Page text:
Comparing UPI and Infinity Fabric needs also the note of Intels OmniPath which in certain configurations can be used to improve CPU interconnect and bypass IFs issues with DIE/Memory allocation by a direct link at higher speed than IF has, but with wayyy more work required (no time to read all the docs, but this is way above what IF does and more designed to interface processing things like Infiniband did, not interconnect CPUs, even if it can improve there on top of UPI).

    UPI is just QPI with minor changes anyway, can read up on that up to the last E5 (starting at 1366) to see how it works, and why it is better than what Opteron had.

    AMD now opts to basically use PCIe lanes for CPU interconnect and still move towards a SoC design for chipset things, partly this is what Intel does/did (not like the DMI3 on a Skylake+ CPU is anything else than 'custom' PCIe 3.0 and this 24 lanes from the Z270 are just uplinked by ~4-6 depending on usage thus) anyway but it has latency issues if you need to cross multiple paths to access eg. a specific memory page.

  • randvegetarandvegeta Member, Provider
    edited September 2017

    There is a lot of info to digest.... Looks like more research is needed (For me! Clearly I am not anywhere near as well informed as some of you)

  • bsdguybsdguy Member
    edited September 2017

    I largely agree with @William .I have slightly different foci and weightings but he lays it out quite well.

    And I also agree with him on intel/amd. After all, most of us talk in a business context (as opposed to "I want the fastest everything" gaming/whatever machine). So in all but very few cases it comes down to performance/scenario power/density, node per rack - vs - cost.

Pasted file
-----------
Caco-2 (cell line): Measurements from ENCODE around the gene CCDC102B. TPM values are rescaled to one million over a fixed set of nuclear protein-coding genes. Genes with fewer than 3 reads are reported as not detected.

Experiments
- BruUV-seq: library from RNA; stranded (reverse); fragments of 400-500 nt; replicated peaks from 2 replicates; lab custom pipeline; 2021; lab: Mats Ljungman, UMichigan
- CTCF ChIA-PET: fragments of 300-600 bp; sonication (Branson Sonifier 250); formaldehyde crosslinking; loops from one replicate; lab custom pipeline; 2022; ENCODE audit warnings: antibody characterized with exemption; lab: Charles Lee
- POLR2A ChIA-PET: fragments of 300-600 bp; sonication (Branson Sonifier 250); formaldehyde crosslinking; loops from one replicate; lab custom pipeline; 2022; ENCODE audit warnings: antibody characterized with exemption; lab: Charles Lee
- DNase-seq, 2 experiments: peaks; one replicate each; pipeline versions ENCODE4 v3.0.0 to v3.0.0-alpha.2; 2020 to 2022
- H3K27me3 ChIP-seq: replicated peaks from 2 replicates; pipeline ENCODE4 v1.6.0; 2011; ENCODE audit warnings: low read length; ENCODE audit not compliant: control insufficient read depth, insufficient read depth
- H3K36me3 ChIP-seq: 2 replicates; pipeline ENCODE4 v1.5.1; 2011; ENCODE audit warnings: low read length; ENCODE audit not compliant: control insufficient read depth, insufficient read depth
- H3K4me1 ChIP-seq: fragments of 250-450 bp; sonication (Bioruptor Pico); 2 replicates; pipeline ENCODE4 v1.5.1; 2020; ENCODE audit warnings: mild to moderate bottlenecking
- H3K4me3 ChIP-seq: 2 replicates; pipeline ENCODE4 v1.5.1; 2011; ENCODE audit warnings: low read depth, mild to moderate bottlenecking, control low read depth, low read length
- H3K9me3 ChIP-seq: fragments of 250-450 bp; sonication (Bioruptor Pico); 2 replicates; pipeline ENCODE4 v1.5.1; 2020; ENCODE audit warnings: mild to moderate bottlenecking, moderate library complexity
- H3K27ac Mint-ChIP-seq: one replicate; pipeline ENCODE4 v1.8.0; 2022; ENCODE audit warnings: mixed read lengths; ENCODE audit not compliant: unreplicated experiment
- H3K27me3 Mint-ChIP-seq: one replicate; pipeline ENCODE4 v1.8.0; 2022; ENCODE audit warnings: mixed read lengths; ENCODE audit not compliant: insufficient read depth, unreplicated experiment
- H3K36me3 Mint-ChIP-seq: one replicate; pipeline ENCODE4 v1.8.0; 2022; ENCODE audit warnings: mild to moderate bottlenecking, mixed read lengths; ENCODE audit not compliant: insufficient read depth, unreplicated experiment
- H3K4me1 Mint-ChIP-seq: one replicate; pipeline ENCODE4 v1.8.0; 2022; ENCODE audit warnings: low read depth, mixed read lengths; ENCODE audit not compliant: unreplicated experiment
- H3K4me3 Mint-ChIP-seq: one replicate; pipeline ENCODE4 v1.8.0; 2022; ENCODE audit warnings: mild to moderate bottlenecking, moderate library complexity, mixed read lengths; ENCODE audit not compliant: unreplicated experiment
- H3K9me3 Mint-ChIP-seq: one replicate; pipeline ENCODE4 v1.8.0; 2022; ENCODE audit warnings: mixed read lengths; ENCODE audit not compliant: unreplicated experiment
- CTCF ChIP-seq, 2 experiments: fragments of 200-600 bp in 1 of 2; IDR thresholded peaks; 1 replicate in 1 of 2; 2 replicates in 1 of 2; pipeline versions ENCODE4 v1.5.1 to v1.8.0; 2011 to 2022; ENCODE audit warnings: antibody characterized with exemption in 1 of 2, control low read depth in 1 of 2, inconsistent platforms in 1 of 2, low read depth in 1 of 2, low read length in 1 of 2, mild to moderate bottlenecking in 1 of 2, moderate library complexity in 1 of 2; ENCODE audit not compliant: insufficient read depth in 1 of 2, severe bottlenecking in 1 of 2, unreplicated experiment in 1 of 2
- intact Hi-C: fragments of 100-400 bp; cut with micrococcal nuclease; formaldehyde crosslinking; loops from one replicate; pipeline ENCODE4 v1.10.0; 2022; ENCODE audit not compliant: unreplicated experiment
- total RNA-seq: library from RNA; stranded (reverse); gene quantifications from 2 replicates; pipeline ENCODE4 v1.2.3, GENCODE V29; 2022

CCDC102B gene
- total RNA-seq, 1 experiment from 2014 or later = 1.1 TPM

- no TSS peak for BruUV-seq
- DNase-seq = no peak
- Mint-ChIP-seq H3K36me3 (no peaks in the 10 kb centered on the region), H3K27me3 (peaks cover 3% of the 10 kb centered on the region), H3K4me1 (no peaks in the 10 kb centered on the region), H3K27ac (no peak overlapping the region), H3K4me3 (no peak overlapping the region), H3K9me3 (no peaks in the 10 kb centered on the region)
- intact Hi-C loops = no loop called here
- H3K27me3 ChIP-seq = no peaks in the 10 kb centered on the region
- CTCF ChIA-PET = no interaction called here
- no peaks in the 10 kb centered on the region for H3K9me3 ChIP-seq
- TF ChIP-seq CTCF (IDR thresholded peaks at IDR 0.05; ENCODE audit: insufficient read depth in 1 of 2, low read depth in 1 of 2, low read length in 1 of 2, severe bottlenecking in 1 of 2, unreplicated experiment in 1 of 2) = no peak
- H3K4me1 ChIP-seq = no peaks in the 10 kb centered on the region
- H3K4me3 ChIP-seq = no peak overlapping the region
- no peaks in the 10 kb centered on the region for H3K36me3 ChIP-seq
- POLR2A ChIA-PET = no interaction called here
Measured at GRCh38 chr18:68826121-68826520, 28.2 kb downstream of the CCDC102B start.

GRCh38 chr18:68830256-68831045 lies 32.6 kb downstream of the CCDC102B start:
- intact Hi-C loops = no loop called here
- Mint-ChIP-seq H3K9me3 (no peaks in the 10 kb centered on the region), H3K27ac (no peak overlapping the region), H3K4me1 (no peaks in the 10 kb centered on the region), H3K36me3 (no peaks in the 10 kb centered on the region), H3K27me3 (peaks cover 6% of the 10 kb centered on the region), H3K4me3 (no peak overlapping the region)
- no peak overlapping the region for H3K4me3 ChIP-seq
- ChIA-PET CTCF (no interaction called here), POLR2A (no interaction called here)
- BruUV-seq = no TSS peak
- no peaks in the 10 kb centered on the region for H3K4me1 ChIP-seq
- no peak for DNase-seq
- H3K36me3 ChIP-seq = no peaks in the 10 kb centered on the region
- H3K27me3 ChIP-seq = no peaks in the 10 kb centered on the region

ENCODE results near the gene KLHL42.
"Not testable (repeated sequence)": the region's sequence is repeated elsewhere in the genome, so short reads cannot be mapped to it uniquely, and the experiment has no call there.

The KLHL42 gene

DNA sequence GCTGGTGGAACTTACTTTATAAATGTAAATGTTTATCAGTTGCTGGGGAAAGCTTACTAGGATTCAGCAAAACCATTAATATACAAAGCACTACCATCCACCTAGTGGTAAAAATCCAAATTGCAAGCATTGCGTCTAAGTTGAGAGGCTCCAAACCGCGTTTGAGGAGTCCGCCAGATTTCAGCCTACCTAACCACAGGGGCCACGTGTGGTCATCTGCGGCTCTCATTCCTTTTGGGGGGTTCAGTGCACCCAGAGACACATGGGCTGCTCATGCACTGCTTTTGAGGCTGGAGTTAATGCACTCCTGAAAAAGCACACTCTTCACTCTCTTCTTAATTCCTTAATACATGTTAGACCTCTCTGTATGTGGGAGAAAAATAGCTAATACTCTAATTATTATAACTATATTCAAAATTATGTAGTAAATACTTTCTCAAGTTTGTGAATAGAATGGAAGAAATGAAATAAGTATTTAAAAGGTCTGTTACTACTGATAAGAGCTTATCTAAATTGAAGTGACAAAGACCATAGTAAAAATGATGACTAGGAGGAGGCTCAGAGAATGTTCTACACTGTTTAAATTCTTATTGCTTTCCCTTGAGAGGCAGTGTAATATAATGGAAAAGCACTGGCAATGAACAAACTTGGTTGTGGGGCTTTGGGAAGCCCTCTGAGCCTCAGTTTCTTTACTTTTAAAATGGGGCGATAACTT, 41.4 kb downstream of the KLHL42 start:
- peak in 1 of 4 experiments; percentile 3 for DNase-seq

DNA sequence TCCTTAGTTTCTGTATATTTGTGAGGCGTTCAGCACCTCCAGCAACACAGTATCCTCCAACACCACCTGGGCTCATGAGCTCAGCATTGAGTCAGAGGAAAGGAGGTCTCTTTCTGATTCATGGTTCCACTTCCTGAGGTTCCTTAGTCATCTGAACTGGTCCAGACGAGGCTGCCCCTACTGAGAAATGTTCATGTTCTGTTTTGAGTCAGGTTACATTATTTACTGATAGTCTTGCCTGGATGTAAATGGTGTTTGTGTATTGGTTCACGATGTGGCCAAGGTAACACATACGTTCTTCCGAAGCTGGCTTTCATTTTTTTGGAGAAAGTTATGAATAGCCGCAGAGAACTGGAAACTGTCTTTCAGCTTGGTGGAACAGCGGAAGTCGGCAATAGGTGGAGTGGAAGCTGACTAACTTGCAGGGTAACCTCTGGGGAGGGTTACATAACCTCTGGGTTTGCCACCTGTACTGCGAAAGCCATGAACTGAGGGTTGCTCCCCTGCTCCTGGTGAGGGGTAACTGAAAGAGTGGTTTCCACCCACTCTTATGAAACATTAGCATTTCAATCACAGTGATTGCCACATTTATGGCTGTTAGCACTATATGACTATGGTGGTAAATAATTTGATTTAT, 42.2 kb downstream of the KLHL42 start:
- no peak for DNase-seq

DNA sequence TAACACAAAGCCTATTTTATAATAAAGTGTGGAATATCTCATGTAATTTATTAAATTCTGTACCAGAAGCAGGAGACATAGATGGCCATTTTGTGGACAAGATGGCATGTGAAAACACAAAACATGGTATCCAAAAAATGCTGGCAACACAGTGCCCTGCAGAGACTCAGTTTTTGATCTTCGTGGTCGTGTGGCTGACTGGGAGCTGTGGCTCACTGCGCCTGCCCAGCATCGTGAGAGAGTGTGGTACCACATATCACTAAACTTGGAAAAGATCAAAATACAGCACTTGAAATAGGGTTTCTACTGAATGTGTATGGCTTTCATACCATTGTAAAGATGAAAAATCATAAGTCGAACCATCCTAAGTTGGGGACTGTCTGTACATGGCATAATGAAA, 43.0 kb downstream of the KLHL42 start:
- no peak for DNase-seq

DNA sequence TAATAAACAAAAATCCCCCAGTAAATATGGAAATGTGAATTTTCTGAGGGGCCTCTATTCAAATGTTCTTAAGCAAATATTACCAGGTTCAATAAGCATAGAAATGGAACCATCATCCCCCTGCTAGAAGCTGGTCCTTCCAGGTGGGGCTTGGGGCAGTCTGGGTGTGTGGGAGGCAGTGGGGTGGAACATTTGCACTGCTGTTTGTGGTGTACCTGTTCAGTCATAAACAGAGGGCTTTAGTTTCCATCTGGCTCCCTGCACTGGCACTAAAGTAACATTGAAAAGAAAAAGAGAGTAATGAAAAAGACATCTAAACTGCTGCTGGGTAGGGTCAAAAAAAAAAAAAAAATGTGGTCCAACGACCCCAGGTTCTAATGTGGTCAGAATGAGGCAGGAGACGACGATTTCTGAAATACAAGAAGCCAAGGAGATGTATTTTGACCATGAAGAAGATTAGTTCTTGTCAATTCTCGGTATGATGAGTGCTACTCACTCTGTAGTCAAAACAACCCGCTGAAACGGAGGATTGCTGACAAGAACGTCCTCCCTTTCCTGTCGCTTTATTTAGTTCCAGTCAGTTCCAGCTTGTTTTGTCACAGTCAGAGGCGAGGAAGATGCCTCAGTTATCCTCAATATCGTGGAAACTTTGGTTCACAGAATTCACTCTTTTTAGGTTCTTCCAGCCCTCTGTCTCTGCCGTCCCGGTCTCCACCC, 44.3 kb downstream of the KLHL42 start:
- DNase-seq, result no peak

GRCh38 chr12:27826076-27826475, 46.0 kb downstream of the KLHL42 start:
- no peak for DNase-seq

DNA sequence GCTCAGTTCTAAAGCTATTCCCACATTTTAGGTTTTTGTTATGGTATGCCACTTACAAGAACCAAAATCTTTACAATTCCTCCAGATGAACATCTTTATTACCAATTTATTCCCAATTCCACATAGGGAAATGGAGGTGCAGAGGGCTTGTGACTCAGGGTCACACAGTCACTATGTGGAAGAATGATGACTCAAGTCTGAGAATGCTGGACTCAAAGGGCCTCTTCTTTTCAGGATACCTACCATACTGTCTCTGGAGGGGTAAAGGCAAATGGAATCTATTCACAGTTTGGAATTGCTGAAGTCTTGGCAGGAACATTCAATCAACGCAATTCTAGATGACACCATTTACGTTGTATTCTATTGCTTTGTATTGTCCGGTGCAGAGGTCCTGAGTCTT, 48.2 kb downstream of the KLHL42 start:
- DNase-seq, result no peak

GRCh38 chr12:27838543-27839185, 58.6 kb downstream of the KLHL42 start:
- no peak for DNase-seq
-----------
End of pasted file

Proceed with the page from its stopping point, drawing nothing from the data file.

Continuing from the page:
Practically speaking, there are better screws to turn than simply "get the newest/fastest/whatever cpu". RAM is probably the best example; I have gotten far more performance gains by simply adding RAM than by changing for a faster processor/newer generation in plenty cases.

    Finally, as unpleasant as that may seem, there is no "fastest" or cheapest being at that system. It's always about your scenario and priorities and budget frame - which means that any really smart decision can't but be the result of some analysis.

    As for intels newest series: I don't care a fuck. William is right; amd epyc, generally speaking, is pretty much always the better bang for the buck choice. 24 a cores vs 28 i cores? Wrong question.

    My favourite prime number is 42. - \forall cpu in {intel, amd, arm}: cpu->speed -= cpu->speed/100 x irandom(15, 30) | state := hacked